I am facing a dilemma that all of us might currently face or have faced in the past. Our Rec Center is set up so that there is always a Manager on Duty (MOD) or Facility Coordinator (FC) present at all times the facility is open. I am sure that most rec centers are set up in a similar fashion. The way our shifts work is that we have an MOD AM and an MOD PM. These people are responsible for the facility until the Facility Manager (or acceptable substitute) is in for work.
For the life of me, I cannot get the other MOD's and FC's to do proper checks on the Aquatics Center. I have literally written a book for them containing all pertinent information about policies, procedures, chemical troubleshooting, etc... I have also asked that the lifeguards turn the Daily Operations Report in to the MOD at the end of the day for initials that all safety checks were completed etc... I have ALSO developed a "quick check" sheet that the MOD's and FC's can use to assess the Lifeguards' performance and then report back to me.
Needless to say, none of this has been successful. I have had to schedule a second guard for the first hour (thank God I found one!) because the MOD's and FC's weren't even answering the hand-held radio we use for the "opener" to communicate with the "outside world".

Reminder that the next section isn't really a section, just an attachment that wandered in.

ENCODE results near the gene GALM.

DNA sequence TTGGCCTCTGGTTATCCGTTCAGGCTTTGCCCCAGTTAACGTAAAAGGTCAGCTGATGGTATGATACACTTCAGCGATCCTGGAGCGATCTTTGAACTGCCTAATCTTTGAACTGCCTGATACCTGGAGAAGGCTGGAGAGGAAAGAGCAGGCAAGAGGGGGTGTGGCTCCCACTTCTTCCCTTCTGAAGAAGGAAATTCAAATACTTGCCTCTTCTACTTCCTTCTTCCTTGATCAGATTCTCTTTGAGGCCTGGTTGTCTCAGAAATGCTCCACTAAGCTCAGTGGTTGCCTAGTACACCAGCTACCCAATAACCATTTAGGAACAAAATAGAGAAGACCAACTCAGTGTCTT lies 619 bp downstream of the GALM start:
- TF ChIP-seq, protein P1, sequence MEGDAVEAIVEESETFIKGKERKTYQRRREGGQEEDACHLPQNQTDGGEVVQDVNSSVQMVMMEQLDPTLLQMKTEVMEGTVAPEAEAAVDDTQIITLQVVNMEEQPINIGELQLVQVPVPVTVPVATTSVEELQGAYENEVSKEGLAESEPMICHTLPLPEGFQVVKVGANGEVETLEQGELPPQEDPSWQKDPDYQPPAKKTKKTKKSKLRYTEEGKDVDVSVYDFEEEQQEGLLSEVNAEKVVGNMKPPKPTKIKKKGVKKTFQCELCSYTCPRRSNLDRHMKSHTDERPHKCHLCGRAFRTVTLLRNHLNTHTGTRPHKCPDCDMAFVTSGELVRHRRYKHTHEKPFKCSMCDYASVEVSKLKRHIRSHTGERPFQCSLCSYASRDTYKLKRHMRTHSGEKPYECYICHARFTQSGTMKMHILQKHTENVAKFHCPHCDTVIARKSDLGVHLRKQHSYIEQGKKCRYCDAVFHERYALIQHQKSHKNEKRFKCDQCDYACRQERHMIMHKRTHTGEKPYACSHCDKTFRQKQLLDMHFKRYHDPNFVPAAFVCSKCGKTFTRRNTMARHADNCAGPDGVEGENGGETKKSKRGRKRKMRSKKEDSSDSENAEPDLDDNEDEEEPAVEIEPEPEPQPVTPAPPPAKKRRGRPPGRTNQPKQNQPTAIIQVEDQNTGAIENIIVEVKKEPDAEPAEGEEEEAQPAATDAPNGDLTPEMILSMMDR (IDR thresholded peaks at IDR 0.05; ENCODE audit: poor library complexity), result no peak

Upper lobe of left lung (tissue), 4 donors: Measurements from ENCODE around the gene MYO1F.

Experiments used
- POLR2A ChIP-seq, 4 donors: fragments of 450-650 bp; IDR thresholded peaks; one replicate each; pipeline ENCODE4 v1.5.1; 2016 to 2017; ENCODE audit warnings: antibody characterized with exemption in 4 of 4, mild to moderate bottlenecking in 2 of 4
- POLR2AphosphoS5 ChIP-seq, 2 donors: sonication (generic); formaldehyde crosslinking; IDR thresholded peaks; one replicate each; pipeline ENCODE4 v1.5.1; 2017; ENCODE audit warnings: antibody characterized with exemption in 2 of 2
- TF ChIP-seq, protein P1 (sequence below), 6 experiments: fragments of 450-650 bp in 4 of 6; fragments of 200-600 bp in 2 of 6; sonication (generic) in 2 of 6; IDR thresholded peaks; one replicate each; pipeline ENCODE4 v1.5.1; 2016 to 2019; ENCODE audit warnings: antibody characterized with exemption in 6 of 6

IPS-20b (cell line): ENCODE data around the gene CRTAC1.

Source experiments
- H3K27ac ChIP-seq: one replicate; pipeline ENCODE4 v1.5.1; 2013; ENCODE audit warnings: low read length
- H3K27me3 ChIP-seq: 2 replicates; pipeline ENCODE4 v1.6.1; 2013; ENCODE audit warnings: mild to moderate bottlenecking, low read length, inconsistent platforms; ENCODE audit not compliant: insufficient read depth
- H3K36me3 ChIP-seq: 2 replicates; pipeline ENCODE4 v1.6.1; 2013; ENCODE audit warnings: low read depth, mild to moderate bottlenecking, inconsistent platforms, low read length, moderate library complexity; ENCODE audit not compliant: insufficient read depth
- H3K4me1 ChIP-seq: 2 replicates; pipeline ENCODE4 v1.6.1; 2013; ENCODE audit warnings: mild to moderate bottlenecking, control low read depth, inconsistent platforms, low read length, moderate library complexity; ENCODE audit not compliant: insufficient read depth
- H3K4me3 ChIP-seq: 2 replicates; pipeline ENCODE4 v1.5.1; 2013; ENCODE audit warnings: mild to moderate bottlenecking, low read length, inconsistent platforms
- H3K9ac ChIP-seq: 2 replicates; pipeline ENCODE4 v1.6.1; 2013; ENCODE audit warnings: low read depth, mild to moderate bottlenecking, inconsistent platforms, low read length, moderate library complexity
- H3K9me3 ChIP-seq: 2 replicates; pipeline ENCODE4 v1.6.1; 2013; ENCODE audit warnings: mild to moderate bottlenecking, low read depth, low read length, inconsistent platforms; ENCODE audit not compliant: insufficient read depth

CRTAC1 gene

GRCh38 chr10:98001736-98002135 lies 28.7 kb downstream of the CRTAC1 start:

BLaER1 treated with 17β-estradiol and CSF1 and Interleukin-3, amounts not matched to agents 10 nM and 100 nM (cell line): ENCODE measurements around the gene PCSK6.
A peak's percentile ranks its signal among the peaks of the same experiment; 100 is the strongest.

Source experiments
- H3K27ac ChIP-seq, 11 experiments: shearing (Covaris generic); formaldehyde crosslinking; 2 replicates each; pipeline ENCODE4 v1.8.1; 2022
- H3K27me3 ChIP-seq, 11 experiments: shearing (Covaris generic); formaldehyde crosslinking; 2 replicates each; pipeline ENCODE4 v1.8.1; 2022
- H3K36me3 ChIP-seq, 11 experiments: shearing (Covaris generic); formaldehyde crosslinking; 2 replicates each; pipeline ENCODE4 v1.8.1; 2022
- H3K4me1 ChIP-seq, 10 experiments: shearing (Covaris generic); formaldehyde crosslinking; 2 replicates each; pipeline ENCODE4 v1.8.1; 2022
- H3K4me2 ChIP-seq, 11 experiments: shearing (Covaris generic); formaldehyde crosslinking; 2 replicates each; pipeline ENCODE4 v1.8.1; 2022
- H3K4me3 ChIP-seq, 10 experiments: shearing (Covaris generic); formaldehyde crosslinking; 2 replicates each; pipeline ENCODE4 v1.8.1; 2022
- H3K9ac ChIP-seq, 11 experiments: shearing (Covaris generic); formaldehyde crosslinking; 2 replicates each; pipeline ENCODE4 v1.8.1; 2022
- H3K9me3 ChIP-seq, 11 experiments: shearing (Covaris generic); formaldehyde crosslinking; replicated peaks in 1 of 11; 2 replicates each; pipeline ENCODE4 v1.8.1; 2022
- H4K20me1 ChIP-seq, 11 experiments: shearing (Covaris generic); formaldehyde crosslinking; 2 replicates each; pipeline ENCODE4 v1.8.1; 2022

Obviously, from a liability perspective, this is a nightmare. ESPECIALLY if one of my opening guards were to go down and the MOD/FC was not checking the pool area! I have guards as old as 66!
Does anyone have any suggestions on how they have been successful at ending the (innocently enough) ignorance that non-aquatics professionals tend to show towards aquatics? Sorry for the long discussion but I feel very strongly about this and I have tried and tried and tried to e-mail and call to raise these issues to my supervisors to no avail...
Try having a heart to heart discussion with them about what will happen if there is a critical incident while they are on duty. Ask them whether they really feel ready to deal with it. Show them a drowning video or two where lifeguards are not paying attention and a drowning occurs. Maybe if they realize the potential situations they may have to deal with, they will take it all more seriously and embrace the aquatic portion of the facility.
One big question I have is are they Lifeguard certified? I fully believe that the top person in charge of the facility at any given time should be extremely knowledgable when it comes to Lifeguarding and CPR (for Lifeguarding), because ultimately they are going to be in charge of any critical situation and they will need those skills to handle it.
If they are not certified, encouraging that certification, and the training they will get, should make them take it all much more seriously.